Last month, Mr. Teleki joined an off-the-record call hosted by the White House, during which he asked a question about the treatment of ethnic minorities in Ukraine — an issue that Mr. Orban has used as a cudgel against Ukraine.
Another prominent figure in the Hungarian diaspora, Frank Koszorus Jr., said there had been discussions about efforts to try to improve the bilateral relationship under Mr. Biden.
“People are interested in contacts with Democrats as well as Republicans,” said Mr. Koszorus, who had registered to lobby for the Hungarian embassy in the 1990s and the early 2000s.
He also served until recently as the chairman of the American Hungarian Federation. The group pressured Mr. Trump’s administration to reconsider the State Department grant intended to foster free press in Hungary. Mr. Orban’s allies had criticized the grant as an example of Washington meddling in their affairs.
To finance some of the efforts in the United States, Mr. Orban’s government authorized the creation and funding of a nonprofit group in 2012 that would come to be known as the Hungary Foundation.
It has donated more than $5.2 million through the end of last year to think tanks, conservative groups, colleges and Hungarian-American organizations — including $1.3 million to groups previously led by Mr. Teleki and Mr. Koszorus — to fund conferences, fellowships and cultural programs.
In 2014 and 2015, some of the foundation’s more prominent board members, including former Gov. George E. Pataki of New York and the diplomat Kurt D. Volker, stepped down over the possibility that the group might be required to register as an agent of the Hungarian government under the Foreign Agents Registration Act, or FARA. The act requires the disclosure of lobbying or public relations campaigns in the United States on behalf of certain foreign interests.
In late 2015, the Justice Department issued an advisory opinion that the foundation could be exempt from registering under FARA as long as its activities were limited to “bona fide religious, scholastic, academic or scientific pursuits or of the fine arts,” and it did not engage in lobbying or public relations.
Mr. Volker and Mr. Pataki rejoined the board in 2016, and the foundation hired a new executive director, Anna Smith Lacey, a former congressional liaison in the Hungarian Embassy in Washington.
The foundation and Ms. Smith Lacey were soon engaging with U.S. officials and policy debates in ways that sometimes seemed to test the language in the Justice Department’s opinion.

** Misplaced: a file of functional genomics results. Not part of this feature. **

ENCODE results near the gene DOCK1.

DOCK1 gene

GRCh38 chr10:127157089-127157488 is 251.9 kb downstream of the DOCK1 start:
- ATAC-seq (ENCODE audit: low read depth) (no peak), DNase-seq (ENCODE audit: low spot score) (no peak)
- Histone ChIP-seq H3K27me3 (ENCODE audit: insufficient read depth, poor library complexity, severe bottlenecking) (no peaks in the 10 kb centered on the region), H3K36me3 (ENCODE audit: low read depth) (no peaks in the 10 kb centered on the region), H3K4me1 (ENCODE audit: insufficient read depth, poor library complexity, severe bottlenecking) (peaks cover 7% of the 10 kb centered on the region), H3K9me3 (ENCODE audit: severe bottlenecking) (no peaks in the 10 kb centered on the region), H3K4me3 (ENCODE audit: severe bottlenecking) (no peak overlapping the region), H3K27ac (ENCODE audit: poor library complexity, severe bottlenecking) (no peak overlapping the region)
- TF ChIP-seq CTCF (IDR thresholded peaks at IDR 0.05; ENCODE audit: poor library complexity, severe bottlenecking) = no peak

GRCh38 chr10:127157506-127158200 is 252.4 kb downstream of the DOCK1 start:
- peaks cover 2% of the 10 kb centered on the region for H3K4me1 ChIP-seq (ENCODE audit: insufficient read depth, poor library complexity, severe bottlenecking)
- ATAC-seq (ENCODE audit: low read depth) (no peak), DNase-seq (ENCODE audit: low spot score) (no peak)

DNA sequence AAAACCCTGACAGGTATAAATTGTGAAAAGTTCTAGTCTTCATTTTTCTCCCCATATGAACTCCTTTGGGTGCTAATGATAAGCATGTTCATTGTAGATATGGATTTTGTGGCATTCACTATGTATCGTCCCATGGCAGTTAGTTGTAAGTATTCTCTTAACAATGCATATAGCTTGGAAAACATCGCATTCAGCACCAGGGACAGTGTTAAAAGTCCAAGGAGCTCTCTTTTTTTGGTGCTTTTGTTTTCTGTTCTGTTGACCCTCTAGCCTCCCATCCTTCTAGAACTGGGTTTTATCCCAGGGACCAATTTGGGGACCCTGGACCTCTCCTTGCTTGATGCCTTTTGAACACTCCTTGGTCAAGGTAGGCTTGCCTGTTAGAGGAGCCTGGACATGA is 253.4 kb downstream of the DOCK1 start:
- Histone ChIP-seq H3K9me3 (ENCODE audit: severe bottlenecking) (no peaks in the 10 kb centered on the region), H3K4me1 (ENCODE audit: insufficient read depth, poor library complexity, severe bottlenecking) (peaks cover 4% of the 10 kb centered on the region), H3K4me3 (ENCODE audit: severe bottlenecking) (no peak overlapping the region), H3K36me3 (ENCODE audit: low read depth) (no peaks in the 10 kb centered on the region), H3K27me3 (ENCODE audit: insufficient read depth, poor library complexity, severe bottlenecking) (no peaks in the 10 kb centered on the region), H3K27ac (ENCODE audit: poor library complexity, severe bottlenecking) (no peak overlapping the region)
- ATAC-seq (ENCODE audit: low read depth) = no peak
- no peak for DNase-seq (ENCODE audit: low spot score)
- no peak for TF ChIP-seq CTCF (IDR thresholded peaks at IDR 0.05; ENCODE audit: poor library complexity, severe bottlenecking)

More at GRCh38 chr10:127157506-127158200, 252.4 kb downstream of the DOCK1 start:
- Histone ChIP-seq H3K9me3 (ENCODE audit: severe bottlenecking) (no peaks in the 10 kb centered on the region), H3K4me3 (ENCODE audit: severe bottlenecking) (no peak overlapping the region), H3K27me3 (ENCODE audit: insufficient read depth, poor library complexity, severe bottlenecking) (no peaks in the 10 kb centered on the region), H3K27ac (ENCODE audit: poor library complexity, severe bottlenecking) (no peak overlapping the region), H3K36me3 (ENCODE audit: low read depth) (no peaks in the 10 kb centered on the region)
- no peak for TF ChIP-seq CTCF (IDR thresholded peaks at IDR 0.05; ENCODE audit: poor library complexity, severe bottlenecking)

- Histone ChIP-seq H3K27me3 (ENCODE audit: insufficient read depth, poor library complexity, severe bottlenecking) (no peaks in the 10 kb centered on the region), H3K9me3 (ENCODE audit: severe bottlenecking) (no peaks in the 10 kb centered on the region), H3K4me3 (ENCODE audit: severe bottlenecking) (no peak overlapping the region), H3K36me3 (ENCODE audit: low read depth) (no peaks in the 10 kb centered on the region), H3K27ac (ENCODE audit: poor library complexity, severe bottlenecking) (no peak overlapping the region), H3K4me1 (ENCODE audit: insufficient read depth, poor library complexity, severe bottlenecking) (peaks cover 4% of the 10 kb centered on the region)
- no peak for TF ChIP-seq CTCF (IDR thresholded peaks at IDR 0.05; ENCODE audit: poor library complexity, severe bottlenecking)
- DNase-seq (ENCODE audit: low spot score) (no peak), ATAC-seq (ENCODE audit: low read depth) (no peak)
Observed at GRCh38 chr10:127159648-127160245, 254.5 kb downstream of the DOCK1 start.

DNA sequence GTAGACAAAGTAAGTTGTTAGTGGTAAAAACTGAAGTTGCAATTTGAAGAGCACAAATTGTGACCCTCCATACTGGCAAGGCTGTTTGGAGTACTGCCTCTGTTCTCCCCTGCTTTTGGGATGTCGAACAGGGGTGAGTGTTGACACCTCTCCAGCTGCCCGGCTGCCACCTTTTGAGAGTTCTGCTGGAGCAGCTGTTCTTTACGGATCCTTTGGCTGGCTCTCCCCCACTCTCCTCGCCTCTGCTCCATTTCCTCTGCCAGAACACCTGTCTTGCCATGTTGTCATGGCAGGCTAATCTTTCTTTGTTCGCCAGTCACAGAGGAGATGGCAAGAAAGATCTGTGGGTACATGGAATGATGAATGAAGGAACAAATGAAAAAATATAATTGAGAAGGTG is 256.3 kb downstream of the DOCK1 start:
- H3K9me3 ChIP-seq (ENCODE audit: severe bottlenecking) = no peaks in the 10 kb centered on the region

Ms. Smith Lacey, a Hungarian citizen whose father is a prominent government official there, attended one of a series of meetings about Central Europe at the State Department that a Trump appointee held with representatives of groups focused on the region. And she appeared at exclusive gatherings with U.S. officials overseeing Central Europe organized by recipients of foundation grants, including the Atlantic Council and the Center for European Policy Analysis, each of which had received more than $200,000 from the Hungary Foundation.
At a panel hosted by the Atlantic Council in 2019, Ms. Smith Lacey pushed back against claims that democratic governance was eroding in Hungary and accused the United States and other Western countries of hypocrisy, asserting that they treated immigrants, Jews and Christians poorly. She linked Mr. Orban’s agenda to the American nationalism preached by Mr. Trump.
Ms. Smith Lacey said her attendance at the State Department meeting was unrelated to her role with the foundation, and that the foundation grants did not support the Atlantic Council conference.
But in 2019, the Atlantic Council and the Hungary Foundation entered a partnership to hold private strategy retreats with U.S. and Hungarian policymakers and experts.
A delegation from the Atlantic Council traveled to Budapest a few months after the conference to lay the groundwork for the retreats, which the council envisioned as a platform to discuss issues including the erosion of the rule of law and press freedom.
But a meeting at the foreign ministry grew confrontational, with Hungarian officials insisting that the topics be limited to less contentious issues like trade and energy, according to the Atlantic Council. The Hungarian government did not respond to a request for a comment.
After the meeting, Ms. Smith Lacey’s foundation notified the council that the Hungarian government was no longer interested in the project.
“Our board has decided that the project was not a good fit for us due to FARA considerations,” Ms. Smith Lacey said in an email to The Times.